Jerry has a wealth of business experience, having traveled the world in his work with the Chattanooga-based Teletrain before his public service. Since his work with the city, he has held an executive position with one of Chattanooga’s fast-growing companies.
Jerry has owned a home in District 2 for over 20 years. Jerry has a great history of serving his fellow citizens and is now ready to serve again.
As a lifelong friend and admirer of Jerry’s public service and business acumen, I am proud to support Jerry as District 2’s next councilman.
McCullough best District 1 choice
If I could cast a ballot for the District 1 position on the City Council in the upcoming election, I would vote for Dr. Tom McCullough. I’ve known and worked with Tom since he joined the staff of Hixson High School as a math teacher in the 1970s. Our classrooms were next to each other. I found Tom to be a man of great integrity and intelligence (he taught mathematics and physics). He became an assistant principal at HHS and later moved up to the principalship of Hixson High School. During his tenure there, the school won numerous awards and honors.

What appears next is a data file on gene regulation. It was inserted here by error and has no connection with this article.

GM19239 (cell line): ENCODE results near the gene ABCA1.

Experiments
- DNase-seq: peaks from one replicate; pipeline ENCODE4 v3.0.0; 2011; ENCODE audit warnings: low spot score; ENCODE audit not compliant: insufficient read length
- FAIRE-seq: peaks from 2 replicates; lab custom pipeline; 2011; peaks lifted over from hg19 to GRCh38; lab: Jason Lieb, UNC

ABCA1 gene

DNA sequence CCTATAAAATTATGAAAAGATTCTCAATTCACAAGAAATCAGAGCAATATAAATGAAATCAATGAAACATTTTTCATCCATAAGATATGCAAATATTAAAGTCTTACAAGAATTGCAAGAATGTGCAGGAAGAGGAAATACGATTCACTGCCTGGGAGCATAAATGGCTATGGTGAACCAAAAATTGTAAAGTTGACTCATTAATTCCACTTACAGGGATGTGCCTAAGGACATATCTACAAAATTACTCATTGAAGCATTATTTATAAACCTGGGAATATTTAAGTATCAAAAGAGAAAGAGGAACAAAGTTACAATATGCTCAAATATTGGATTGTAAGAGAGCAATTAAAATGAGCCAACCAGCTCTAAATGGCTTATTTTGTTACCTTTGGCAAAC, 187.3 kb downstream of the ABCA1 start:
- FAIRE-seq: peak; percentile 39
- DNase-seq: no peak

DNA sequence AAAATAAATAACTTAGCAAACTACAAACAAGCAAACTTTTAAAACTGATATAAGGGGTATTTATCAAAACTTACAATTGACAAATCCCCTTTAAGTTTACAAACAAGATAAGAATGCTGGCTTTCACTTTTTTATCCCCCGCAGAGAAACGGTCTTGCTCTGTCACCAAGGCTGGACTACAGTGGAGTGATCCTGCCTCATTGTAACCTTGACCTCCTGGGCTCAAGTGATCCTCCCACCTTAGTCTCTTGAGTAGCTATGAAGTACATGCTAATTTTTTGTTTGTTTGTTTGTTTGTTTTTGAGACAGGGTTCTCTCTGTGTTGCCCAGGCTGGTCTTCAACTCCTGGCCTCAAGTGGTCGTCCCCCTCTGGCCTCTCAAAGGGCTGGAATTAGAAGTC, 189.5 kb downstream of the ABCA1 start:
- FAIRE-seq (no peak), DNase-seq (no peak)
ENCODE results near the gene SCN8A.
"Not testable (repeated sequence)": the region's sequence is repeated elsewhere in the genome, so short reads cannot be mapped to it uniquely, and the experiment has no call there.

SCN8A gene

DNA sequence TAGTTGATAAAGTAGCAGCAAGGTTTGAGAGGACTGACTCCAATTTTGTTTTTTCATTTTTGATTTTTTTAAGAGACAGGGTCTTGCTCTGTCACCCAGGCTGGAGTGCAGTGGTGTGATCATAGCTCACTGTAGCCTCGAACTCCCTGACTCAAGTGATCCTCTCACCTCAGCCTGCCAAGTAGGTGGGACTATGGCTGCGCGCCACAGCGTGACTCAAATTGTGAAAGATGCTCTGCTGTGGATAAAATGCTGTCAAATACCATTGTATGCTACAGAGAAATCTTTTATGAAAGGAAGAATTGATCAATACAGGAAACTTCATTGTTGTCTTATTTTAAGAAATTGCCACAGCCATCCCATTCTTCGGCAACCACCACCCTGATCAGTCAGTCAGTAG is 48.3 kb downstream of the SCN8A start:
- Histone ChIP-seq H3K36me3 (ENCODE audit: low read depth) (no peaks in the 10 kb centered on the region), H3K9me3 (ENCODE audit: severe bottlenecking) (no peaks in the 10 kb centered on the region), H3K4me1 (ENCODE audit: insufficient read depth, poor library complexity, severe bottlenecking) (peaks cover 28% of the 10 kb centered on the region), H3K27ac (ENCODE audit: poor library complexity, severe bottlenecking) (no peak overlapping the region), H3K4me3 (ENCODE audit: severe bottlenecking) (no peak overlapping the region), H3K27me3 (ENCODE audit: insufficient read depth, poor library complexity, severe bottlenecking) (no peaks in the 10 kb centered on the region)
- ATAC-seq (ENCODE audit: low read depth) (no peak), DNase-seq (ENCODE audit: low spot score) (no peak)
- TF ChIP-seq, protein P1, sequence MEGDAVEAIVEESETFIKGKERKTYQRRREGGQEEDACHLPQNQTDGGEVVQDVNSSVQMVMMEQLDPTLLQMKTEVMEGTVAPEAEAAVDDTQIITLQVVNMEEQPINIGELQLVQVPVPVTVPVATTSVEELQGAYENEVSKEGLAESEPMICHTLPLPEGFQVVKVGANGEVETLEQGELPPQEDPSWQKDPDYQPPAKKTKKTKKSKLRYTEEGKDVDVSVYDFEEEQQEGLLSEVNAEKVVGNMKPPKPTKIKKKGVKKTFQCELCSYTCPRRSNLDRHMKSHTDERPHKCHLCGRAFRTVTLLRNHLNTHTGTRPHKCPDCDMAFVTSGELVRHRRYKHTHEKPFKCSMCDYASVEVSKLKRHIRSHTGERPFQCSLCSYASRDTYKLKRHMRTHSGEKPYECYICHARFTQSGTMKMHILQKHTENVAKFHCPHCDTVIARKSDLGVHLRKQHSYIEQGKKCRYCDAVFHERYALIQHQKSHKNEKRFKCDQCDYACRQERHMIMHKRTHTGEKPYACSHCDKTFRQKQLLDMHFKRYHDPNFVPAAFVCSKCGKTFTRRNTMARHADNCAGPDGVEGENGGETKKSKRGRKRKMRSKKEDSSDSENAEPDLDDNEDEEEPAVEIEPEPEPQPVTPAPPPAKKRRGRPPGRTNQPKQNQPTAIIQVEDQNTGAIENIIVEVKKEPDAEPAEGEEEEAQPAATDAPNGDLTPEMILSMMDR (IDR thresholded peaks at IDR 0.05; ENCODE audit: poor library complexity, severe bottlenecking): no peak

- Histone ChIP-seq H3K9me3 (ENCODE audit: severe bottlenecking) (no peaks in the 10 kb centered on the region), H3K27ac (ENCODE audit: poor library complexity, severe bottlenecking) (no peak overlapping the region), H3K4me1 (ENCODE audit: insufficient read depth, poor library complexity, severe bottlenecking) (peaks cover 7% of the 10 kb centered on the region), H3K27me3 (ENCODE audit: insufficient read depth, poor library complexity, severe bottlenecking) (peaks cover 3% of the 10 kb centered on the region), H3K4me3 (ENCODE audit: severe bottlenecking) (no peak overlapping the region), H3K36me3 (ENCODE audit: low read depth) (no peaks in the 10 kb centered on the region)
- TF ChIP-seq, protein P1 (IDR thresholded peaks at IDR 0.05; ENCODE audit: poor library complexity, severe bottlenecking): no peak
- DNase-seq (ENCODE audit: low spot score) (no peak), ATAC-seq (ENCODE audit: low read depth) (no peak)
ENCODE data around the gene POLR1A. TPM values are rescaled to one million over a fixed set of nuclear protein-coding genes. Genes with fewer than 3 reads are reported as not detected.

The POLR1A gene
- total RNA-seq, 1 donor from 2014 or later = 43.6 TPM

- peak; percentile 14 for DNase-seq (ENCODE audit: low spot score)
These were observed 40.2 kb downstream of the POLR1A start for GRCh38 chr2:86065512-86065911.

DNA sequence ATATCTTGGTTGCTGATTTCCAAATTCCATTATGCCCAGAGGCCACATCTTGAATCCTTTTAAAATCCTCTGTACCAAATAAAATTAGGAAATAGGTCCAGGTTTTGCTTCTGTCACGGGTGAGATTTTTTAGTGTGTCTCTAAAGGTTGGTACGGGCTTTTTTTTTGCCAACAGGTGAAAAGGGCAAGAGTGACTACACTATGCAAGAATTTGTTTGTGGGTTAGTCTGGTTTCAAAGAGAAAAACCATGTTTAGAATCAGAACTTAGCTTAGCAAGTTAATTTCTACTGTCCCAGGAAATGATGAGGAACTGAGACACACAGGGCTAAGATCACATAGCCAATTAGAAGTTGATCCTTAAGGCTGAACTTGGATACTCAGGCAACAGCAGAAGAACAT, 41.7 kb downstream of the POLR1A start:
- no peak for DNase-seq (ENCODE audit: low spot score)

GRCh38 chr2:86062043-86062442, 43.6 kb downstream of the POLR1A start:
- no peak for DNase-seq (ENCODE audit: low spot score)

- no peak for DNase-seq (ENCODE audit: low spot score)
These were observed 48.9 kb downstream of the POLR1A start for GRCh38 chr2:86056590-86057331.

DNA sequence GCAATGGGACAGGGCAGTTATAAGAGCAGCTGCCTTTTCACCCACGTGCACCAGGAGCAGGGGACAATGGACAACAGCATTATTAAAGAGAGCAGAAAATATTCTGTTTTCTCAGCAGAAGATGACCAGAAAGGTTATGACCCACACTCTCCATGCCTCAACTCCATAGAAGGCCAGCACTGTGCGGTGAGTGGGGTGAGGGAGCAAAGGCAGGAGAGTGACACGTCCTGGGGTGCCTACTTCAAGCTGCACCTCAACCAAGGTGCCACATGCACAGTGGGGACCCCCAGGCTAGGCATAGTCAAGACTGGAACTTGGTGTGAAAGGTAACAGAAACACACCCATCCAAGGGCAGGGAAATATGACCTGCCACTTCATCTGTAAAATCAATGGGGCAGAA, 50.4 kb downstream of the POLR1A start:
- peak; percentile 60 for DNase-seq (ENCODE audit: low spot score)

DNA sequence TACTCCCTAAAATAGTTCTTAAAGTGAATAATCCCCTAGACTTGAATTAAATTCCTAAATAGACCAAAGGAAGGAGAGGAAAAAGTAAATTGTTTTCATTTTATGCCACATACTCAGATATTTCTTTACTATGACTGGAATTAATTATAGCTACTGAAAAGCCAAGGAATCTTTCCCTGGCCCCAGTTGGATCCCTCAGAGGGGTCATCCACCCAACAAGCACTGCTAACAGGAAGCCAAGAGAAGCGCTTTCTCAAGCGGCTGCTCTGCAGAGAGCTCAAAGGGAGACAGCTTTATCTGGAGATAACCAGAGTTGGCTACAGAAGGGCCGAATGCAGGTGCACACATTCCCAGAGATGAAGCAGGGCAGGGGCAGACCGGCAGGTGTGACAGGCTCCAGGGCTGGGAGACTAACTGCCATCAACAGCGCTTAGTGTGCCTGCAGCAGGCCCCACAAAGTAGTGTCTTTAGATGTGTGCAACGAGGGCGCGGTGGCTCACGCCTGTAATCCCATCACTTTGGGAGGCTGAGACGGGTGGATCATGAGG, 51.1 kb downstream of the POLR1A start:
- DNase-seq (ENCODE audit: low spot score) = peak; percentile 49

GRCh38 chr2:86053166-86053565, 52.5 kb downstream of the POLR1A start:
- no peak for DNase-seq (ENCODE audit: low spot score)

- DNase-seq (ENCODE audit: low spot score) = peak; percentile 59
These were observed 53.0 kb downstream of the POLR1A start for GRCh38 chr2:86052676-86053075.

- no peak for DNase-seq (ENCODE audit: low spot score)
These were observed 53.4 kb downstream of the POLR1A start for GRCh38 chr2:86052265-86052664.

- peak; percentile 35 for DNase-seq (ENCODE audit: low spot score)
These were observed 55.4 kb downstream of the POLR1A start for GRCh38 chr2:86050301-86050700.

Both students and teachers excelled under his leadership. During my 30 years as a teacher at Hixson, I worked for five very good principals, but Tom McCullough was by far the best. You will not be disappointed if you vote for Dr. Tom McCullough for the District 1 seat on the City Council.
Stand up for fans against scalpers
I am writing in response to the Jan. 24 Times Free Press report about concert tickets for an upcoming show at McKenzie Arena (“Don’t trust that website selling Elton John tickets, officials say.”)
While this story may catch some by surprise, ticket scalpers currently have a huge advantage over real fans. Unscrupulous ticket scalpers use sophisticated tools and approaches to snatch many of the best tickets as soon as they go on sale, then immediately flip them on secondary resale sites.
These rampant problems with the ticket resale market are why a coalition of more than 70 Tennessee venues, artists and music industry organizations is working in support of the Fairness in Ticketing Act. Our members include the historic Ryman Auditorium, Bristol Motor Speedway, the University of Tennessee and my client, country artist Eric Church.